Director: Imtiaz Ali
Cast: Sara Ali Khan, Kartik Aaryan, Randeep Hooda
There is no dignified way to put it. If Highway was his Satya, Love Aaj Kal (2.0? 2020? Again?) is Imtiaz Ali Ki Aag. It took the commercial success of Jab We Met for moviegoers to recognize that Socha Na Tha was in fact a charming debut, but it might take the unprecedented silliness of Love Aaj Kal to recognize that maybe Jab Harry Met Sejal was not the worst film of the director’s career. For those who complain that the women of Ali’s love stories don’t have enough agency, or that they’re merely devices to rescue the man, Love Aaj Kal is cold-blooded revenge: It drunkenly sways to the whims of a kooky heroine, and it’s not a pretty sight. Let’s just say that Zoe (Sara Ali Khan) is what you get if the Joker wiped off his face paint to reveal that he’s actually a millennial girl torn between love and career. She is an agent of chaos, and by far one of the most sociopathic romantic leads I’ve seen on screen – a little like the Ranbir Kapoor man-child hero but…oh, so that’s what it feels like.
Love Aaj Kal might be designed as a wake-up call to this generation, but it sounds like the snooze-mode alarm that just keeps ringing till you smash the phone into pieces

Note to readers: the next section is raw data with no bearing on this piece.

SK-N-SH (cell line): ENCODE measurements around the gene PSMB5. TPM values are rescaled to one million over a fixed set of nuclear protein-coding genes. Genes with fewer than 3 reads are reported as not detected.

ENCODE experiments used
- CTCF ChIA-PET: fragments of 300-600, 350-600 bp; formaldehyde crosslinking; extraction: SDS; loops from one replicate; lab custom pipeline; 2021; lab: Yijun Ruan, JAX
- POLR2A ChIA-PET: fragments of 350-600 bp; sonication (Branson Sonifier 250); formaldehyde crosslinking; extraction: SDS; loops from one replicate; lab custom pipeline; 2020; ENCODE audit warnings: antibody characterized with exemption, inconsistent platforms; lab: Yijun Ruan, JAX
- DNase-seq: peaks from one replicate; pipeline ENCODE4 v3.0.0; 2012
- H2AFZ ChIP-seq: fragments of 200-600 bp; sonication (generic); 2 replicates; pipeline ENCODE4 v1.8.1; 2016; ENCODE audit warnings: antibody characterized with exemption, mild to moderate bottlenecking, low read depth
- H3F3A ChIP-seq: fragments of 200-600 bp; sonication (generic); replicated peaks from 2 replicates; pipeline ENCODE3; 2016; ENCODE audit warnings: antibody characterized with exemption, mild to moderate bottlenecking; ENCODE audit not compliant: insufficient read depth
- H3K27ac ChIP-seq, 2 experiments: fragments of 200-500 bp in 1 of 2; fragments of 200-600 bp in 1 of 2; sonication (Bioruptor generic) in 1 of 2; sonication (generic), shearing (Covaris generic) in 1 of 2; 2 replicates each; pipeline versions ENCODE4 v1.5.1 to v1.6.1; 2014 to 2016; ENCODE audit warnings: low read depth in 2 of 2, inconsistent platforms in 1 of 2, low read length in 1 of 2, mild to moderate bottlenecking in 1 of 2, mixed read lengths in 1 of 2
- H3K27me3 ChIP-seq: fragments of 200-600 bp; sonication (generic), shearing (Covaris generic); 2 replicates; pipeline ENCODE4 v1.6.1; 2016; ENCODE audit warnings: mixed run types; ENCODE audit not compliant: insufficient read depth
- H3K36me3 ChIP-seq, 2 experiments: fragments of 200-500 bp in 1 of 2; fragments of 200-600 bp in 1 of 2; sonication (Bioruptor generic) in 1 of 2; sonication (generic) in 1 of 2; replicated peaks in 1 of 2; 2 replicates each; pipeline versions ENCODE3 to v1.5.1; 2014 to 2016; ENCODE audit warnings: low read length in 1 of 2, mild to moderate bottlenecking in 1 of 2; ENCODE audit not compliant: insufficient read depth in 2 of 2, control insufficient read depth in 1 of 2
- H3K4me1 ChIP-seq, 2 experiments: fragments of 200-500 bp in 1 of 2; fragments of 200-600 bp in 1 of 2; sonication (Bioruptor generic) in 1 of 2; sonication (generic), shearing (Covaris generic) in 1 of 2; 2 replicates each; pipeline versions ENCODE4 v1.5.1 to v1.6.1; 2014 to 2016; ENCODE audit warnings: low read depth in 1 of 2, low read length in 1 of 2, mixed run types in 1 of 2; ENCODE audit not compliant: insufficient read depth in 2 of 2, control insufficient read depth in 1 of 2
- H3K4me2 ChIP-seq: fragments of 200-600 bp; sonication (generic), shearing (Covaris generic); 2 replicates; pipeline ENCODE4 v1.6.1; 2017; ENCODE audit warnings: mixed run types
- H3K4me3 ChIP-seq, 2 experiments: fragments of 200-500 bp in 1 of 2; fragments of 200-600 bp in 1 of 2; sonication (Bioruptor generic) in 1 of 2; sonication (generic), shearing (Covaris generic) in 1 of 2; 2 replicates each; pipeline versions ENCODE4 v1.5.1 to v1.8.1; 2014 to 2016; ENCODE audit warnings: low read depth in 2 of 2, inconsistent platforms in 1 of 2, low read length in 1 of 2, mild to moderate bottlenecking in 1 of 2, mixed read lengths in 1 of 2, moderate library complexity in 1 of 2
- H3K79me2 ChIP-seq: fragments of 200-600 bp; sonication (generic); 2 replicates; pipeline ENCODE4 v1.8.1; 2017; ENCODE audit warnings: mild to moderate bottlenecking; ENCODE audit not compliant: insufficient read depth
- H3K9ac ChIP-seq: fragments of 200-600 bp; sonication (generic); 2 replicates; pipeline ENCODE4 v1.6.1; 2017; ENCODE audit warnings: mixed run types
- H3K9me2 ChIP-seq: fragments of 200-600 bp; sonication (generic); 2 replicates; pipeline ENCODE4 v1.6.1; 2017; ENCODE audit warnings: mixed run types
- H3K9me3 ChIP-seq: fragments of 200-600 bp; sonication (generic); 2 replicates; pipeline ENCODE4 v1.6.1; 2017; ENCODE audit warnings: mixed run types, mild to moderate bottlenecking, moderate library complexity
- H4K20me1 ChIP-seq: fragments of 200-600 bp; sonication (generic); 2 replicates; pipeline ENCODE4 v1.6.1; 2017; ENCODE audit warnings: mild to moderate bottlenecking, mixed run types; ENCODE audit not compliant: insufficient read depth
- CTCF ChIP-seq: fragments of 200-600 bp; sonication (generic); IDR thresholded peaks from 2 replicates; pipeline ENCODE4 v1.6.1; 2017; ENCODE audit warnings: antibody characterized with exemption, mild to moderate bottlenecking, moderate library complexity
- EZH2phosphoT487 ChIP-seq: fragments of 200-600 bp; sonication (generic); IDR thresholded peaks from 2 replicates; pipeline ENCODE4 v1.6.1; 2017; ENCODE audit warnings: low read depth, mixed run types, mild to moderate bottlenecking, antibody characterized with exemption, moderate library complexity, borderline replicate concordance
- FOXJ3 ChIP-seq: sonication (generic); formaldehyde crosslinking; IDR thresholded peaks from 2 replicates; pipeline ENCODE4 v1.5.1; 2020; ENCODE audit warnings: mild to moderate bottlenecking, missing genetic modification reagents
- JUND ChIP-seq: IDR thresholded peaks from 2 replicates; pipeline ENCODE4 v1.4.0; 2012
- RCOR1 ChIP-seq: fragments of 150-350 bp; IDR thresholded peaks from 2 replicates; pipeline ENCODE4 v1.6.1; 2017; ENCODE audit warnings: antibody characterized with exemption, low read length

What is this film about? Out-of-syllabus question. The easy explanation is that it’s an update of the old-is-gold-but-new-sucks template of its predecessor, Love Aaj Kal (2009) – rusty rotary dial telephones are purer than shiny smartphones but not as pure as you think, and all that. The 2020 narrative has Zoe and Veer (Kartik Aaryan) acting like they’ve escaped to Delhi from a straight-to-digital Gaspar Noe movie. They speak the kind of hep gibberish that older uncles and aunties routinely equate with sub-25 stoners (“kaisa item hai tu?,” “Kill the bitch in me,” “Fuck this world!”); they’re eccentric, modern, very modern, super-modern, walking-talking gym posters and world-class self sabotagers. At one point, Zoe justifies the strategy of undoing her top button before an interview by delivering a monologue about how she is proud of her body and flaunting (more of) it makes her feel confident and, hence, ready to dazzle. So far, so Befikre. In Love Aaj Kal (2009), an old Sikh man (Rishi Kapoor) narrates to Jai (Saif Ali Khan) his period tale of small-town love. This time, a bar owner (Randeep Hooda) narrates to Zoe the sepia-tinted story of his teenage romance. The 1990 narrative has Leena (a dignified Aarushi Sharma) and Raghu (Aaryan, filling in as young Hooda) courting each other in quaint Udaipur. There’s a delightful scene where, at the school prom, Leena and Raghu burn up the dance-floor with an awkward breakdance routine that doubles up as their falling-in-love moment. It comes early on in the film and you wonder: Will all the nicer moments only be limited to the arc of the director’s own generation? Will the Aaj be a pale, puerile shadow of the Kal? Spoiler alert: Yes, and yes.